Hypnosis for Pain Relief
Self-hypnosis for arthritis may give you some control over pain.
If you’re looking for a gentle way to reduce the pain that comes with chronic conditions like rheumatoid arthritis (RA) or osteoarthritis (OA), hypnosis may just do the trick. Studies show that more than 75% of people with arthritis and related diseases experience significant pain relief using hypnosis.
Forget what you’ve seen in movies about hypnosis. Today’s practitioners are using it to give patients an additional tool to help manage their pain.
Learning to Relax with Hypnosis
Hypnosis isn’t about convincing you that you don’t feel pain; it’s about helping you manage the fear and anxiety you feel related to that pain. It relaxes you, and it redirects your attention from the sensation of pain. In a hypnosis session, which usually lasts 10-20 minutes, you will likely start by focusing on your breathing to help you relax. Then the hypnotist will instruct you to imagine a pleasant place and describe it in detail, refocusing your attention from something that triggers negative emotions to something that will activate positive emotions, such as being at the beach.
If your mind is off to the beach, and you’re imagining the warmth of the sun, the cool of the breeze, the sand at your feet, you’ll be less focused on your pain – and ready for the indirect suggestion of how to react to pain in the future. It might sound something like this: “You will continue to feel this same sensation of pain, but you’ll be much less distressed about it, much calmer, much more at ease, not worried about it.”
Practice Makes Perfect
Hypnosis isn’t a one-shot treatment. At first, it can be part of regular psychotherapy sessions in a doctor’s office. Hypnosis typically helps relieve pain in just 4 to 10 sessions. But some people benefit faster and others not at all. The goal is to teach patients the technique so they can use it on their own when pain strikes.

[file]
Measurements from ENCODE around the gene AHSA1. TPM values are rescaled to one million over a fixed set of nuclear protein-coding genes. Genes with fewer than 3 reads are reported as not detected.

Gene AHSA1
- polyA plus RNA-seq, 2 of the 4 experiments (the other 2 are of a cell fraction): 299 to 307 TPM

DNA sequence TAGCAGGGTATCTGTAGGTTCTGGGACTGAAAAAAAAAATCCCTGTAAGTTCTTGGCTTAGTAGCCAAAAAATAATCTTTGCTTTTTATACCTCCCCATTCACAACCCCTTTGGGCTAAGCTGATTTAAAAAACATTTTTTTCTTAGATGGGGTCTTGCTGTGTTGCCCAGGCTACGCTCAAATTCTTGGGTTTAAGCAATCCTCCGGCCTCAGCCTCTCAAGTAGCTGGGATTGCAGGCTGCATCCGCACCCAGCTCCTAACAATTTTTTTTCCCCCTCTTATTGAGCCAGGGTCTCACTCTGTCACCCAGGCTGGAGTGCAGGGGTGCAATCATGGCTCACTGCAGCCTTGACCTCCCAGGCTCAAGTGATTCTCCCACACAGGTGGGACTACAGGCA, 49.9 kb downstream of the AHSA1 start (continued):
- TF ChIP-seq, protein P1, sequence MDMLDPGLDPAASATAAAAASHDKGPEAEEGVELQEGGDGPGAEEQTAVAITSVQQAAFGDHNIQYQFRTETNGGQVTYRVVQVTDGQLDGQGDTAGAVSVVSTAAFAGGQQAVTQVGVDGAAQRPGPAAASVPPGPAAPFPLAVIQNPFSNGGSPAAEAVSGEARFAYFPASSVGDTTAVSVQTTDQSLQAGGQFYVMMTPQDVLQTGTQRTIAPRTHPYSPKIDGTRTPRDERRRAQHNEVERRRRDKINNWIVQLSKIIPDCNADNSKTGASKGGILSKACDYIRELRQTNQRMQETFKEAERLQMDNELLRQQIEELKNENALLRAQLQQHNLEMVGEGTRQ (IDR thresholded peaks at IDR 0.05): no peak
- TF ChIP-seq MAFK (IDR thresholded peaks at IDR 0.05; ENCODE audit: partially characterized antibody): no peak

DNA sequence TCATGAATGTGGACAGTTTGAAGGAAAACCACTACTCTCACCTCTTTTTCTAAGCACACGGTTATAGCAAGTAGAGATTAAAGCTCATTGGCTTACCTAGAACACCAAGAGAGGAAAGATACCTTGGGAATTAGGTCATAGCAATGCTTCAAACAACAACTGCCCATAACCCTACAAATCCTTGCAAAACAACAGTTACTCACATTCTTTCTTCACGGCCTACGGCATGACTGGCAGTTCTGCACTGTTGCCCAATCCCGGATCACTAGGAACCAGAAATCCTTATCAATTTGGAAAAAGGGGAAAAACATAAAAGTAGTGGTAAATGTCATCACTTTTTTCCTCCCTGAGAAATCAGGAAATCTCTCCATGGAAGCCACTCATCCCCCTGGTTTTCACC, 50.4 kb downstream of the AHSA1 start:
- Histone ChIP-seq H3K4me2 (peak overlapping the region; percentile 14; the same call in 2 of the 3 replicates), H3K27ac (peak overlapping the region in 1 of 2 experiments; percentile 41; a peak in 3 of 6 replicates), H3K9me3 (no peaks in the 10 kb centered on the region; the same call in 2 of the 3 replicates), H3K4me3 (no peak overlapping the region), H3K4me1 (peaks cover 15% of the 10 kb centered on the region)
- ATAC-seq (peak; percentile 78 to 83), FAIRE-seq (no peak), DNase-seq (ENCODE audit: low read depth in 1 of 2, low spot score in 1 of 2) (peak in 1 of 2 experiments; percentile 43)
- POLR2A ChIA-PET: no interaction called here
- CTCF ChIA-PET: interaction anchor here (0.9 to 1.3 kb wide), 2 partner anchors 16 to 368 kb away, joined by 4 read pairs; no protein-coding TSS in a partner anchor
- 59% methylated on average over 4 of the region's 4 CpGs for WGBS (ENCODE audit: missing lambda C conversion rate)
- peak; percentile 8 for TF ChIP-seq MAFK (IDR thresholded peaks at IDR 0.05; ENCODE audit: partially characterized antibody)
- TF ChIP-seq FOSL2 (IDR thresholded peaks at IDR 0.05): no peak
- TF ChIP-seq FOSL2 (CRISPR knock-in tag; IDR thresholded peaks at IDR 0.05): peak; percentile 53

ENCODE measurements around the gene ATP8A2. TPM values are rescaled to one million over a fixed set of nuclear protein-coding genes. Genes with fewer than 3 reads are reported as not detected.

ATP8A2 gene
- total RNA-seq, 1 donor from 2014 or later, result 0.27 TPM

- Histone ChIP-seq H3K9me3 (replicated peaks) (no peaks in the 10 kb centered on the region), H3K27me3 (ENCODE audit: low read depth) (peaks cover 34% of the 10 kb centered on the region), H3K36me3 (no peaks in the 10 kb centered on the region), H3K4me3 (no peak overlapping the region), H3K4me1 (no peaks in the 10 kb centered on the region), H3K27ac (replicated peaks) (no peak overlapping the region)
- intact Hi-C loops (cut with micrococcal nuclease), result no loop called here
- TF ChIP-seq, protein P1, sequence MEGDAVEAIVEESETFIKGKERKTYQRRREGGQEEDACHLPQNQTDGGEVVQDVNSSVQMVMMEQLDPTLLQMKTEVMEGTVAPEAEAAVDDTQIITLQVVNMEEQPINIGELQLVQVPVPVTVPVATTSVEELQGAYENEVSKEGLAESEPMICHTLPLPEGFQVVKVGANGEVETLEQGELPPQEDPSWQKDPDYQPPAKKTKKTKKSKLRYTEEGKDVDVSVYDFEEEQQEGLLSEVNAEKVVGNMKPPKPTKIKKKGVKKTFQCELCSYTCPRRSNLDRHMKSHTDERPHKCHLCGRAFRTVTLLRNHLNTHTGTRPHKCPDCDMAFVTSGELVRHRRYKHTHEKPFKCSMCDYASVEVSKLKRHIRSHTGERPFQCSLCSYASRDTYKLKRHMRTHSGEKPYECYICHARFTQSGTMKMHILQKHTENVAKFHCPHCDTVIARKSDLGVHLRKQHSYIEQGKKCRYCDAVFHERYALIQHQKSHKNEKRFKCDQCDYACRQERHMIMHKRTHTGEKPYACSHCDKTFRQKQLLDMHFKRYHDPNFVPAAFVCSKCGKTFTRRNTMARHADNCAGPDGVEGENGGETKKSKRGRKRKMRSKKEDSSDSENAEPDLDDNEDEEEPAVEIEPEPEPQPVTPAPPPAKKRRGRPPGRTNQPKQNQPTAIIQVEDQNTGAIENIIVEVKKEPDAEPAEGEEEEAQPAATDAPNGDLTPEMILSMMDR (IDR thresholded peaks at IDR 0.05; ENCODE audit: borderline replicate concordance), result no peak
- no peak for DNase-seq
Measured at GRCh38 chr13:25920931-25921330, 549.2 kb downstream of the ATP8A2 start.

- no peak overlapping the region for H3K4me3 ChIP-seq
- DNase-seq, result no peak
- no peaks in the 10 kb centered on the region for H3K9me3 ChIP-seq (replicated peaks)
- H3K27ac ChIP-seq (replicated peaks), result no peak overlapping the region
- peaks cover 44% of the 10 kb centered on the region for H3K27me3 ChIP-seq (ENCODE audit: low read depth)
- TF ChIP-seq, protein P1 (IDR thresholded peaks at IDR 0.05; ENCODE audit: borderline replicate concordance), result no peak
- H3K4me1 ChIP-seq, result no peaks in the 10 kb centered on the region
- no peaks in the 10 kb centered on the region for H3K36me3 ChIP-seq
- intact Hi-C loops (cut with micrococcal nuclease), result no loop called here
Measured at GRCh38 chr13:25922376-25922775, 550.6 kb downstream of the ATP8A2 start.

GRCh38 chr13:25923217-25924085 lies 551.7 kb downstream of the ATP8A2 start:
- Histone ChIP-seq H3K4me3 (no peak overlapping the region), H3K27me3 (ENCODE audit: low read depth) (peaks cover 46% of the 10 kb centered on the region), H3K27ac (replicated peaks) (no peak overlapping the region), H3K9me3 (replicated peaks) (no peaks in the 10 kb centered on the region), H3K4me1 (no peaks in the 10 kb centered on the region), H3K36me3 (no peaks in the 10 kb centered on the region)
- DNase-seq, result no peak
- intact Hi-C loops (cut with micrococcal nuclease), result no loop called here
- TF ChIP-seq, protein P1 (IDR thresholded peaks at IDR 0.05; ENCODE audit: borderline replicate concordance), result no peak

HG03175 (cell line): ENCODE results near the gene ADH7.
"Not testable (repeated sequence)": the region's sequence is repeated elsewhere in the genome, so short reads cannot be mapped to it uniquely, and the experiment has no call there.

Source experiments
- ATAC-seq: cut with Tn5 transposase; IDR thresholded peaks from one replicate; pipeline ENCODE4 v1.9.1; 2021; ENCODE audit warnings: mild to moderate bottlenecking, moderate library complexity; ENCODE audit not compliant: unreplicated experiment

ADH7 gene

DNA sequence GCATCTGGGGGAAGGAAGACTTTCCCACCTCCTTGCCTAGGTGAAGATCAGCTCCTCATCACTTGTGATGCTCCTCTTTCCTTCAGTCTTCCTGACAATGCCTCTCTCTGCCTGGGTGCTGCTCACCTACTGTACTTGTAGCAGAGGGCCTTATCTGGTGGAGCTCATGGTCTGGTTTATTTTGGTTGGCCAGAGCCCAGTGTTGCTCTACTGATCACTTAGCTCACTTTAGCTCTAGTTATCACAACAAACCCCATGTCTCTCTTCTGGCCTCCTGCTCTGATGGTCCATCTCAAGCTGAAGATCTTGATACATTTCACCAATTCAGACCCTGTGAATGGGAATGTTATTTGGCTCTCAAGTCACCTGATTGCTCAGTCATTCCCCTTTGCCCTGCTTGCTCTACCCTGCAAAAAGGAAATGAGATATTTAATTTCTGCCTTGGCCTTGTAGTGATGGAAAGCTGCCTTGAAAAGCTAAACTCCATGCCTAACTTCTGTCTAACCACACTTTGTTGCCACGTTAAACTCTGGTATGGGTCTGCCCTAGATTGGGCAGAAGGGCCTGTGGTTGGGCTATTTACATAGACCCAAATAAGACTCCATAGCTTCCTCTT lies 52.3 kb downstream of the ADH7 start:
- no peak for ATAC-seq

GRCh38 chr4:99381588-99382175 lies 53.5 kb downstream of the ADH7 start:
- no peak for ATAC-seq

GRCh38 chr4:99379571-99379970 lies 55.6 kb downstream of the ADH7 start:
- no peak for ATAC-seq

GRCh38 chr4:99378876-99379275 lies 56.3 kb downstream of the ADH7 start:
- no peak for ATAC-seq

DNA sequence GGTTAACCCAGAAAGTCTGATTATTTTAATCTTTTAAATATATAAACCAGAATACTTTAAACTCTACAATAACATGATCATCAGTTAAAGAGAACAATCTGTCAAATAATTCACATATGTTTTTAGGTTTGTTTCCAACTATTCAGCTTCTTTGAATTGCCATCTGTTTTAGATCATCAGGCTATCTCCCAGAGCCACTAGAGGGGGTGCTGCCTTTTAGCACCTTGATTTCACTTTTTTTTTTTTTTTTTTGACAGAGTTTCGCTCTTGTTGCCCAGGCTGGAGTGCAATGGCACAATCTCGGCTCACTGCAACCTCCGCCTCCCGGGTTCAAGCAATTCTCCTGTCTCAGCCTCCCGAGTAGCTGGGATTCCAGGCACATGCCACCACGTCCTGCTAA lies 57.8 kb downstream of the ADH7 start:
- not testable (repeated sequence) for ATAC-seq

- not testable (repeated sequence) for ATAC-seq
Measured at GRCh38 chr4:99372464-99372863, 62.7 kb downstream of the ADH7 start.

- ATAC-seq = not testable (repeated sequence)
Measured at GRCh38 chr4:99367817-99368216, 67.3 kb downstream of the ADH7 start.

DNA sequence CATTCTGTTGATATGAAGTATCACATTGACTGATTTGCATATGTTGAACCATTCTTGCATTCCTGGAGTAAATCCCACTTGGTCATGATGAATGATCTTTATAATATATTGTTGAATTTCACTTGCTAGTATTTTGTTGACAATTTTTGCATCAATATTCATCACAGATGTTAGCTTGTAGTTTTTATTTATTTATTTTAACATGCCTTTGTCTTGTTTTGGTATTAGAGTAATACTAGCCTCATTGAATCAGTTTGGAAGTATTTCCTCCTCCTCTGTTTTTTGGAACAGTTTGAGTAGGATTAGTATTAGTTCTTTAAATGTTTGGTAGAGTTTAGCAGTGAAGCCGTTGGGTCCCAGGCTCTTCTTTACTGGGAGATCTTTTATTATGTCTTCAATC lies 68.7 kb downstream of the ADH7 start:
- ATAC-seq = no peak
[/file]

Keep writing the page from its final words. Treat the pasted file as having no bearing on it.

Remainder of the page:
Some practitioners create recordings for patients that they can play to lead themselves into the hypnotic process. Some patients prefer to come up with their own script and not rely on a recording or the therapist’s voice to activate the process when pain strikes and they need it.
Learning hypnosis takes practice, and some people learn it more easily than others. Practice when you feel little or no pain; when you’re in a lot of pain, it can be harder to do.
Hypnosis Works for Kids, Too
Hypnosis is a tool you also can give a child to help him take control. When he feels pain, he can do something about it immediately without having to wait until mom gets there with the pills or for the pills to take effect. Having hypnosis as a tool also helps eliminate stress that comes from not having control.
For children, creating an active mental escape may be necessary. Rather than relaxing at the beach with a book, a child may want to imagine playing on the playground or kicking a soccer ball down the field.
Is Hypnosis Right for You?
Some people respond to hypnosis better than others, but there’s no harm in trying it. It has no side effects and if it doesn’t work for you, you can stop at any time. But many people report significant reduction in pain and gain a simple tool for easing it that they can use any time.
To find a qualified hypnotherapist, ask your doctor for a referral or contact the Society for Clinical and Experimental Hypnosis or the American Society for Clinical Hypnosis. Health insurance may cover hypnosis for pain therapy performed by a medical or psychological professional.
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